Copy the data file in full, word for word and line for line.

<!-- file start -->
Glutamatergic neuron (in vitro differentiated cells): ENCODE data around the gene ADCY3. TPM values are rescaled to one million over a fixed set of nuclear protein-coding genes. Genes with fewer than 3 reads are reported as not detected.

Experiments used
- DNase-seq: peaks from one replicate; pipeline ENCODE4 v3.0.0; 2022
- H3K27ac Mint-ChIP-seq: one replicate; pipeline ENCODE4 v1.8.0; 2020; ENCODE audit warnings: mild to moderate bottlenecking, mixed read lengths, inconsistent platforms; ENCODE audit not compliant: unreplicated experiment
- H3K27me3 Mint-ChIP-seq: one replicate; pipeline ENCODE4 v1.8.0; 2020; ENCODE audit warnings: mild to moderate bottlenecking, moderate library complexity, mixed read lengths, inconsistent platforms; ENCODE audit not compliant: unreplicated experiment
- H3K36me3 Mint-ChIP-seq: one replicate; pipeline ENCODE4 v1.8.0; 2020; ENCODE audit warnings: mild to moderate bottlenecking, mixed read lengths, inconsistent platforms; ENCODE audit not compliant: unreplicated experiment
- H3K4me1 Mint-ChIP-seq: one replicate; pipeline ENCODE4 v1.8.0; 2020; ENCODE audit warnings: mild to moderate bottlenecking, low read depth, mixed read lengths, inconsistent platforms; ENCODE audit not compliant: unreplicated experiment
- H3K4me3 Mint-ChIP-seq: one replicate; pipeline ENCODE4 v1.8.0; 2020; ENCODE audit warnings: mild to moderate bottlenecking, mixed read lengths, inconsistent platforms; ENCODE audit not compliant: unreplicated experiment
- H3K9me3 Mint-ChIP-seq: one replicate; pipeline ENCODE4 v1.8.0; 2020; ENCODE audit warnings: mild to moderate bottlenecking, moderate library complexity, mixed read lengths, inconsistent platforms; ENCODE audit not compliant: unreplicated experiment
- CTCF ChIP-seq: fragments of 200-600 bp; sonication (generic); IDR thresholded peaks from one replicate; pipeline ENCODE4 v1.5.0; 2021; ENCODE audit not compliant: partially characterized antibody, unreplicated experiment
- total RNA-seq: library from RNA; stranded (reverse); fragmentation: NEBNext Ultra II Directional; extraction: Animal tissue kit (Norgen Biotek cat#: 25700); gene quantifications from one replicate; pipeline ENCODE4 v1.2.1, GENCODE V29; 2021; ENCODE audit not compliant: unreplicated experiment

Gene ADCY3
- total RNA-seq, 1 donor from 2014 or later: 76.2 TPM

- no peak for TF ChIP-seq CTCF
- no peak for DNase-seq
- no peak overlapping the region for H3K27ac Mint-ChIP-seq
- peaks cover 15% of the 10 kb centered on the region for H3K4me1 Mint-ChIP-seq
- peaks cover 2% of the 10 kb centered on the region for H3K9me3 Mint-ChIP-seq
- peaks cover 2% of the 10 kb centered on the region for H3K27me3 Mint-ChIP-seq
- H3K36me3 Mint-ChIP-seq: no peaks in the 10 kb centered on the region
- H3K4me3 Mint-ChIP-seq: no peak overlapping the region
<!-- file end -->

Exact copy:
Glutamatergic neuron (in vitro differentiated cells): ENCODE data around the gene ADCY3. TPM values are rescaled to one million over a fixed set of nuclear protein-coding genes. Genes with fewer than 3 reads are reported as not detected.

Experiments used
- DNase-seq: peaks from one replicate; pipeline ENCODE4 v3.0.0; 2022
- H3K27ac Mint-ChIP-seq: one replicate; pipeline ENCODE4 v1.8.0; 2020; ENCODE audit warnings: mild to moderate bottlenecking, mixed read lengths, inconsistent platforms; ENCODE audit not compliant: unreplicated experiment
- H3K27me3 Mint-ChIP-seq: one replicate; pipeline ENCODE4 v1.8.0; 2020; ENCODE audit warnings: mild to moderate bottlenecking, moderate library complexity, mixed read lengths, inconsistent platforms; ENCODE audit not compliant: unreplicated experiment
- H3K36me3 Mint-ChIP-seq: one replicate; pipeline ENCODE4 v1.8.0; 2020; ENCODE audit warnings: mild to moderate bottlenecking, mixed read lengths, inconsistent platforms; ENCODE audit not compliant: unreplicated experiment
- H3K4me1 Mint-ChIP-seq: one replicate; pipeline ENCODE4 v1.8.0; 2020; ENCODE audit warnings: mild to moderate bottlenecking, low read depth, mixed read lengths, inconsistent platforms; ENCODE audit not compliant: unreplicated experiment
- H3K4me3 Mint-ChIP-seq: one replicate; pipeline ENCODE4 v1.8.0; 2020; ENCODE audit warnings: mild to moderate bottlenecking, mixed read lengths, inconsistent platforms; ENCODE audit not compliant: unreplicated experiment
- H3K9me3 Mint-ChIP-seq: one replicate; pipeline ENCODE4 v1.8.0; 2020; ENCODE audit warnings: mild to moderate bottlenecking, moderate library complexity, mixed read lengths, inconsistent platforms; ENCODE audit not compliant: unreplicated experiment
- CTCF ChIP-seq: fragments of 200-600 bp; sonication (generic); IDR thresholded peaks from one replicate; pipeline ENCODE4 v1.5.0; 2021; ENCODE audit not compliant: partially characterized antibody, unreplicated experiment
- total RNA-seq: library from RNA; stranded (reverse); fragmentation: NEBNext Ultra II Directional; extraction: Animal tissue kit (Norgen Biotek cat#: 25700); gene quantifications from one replicate; pipeline ENCODE4 v1.2.1, GENCODE V29; 2021; ENCODE audit not compliant: unreplicated experiment

Gene ADCY3
- total RNA-seq, 1 donor from 2014 or later: 76.2 TPM

- no peak for TF ChIP-seq CTCF
- no peak for DNase-seq
- no peak overlapping the region for H3K27ac Mint-ChIP-seq
- peaks cover 15% of the 10 kb centered on the region for H3K4me1 Mint-ChIP-seq
- peaks cover 2% of the 10 kb centered on the region for H3K9me3 Mint-ChIP-seq
- peaks cover 2% of the 10 kb centered on the region for H3K27me3 Mint-ChIP-seq
- H3K36me3 Mint-ChIP-seq: no peaks in the 10 kb centered on the region
- H3K4me3 Mint-ChIP-seq: no peak overlapping the region